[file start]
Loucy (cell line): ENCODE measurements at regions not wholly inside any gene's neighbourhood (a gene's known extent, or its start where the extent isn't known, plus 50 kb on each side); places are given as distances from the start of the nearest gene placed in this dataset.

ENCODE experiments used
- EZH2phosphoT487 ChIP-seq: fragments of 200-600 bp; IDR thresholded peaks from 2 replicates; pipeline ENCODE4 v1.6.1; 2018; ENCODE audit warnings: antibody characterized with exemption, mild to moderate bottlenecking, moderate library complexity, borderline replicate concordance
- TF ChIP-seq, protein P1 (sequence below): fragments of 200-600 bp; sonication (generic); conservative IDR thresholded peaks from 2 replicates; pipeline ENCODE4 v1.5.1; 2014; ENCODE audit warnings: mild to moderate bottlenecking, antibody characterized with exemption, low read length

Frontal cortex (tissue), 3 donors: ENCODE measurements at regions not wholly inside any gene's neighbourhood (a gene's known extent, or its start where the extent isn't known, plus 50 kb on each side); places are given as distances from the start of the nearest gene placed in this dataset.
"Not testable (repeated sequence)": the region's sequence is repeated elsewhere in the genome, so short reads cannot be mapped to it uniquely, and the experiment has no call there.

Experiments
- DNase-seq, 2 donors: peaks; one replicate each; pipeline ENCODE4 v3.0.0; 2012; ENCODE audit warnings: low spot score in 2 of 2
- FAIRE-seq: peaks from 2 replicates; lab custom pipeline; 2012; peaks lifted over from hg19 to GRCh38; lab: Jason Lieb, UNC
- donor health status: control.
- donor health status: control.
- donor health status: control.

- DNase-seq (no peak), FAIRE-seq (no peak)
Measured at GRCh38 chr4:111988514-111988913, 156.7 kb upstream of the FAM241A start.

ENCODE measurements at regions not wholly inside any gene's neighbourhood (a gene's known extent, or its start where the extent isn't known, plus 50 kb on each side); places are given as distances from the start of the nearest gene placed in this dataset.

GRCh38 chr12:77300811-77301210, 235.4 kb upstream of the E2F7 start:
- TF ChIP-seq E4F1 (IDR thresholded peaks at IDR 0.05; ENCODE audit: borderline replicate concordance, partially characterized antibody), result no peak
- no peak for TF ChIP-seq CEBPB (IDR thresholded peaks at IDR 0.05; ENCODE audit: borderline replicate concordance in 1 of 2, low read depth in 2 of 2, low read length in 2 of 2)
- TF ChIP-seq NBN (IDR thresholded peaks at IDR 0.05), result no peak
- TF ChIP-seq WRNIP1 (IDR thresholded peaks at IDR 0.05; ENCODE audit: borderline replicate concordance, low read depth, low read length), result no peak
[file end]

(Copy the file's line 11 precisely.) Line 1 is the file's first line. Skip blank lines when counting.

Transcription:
- donor health status: control.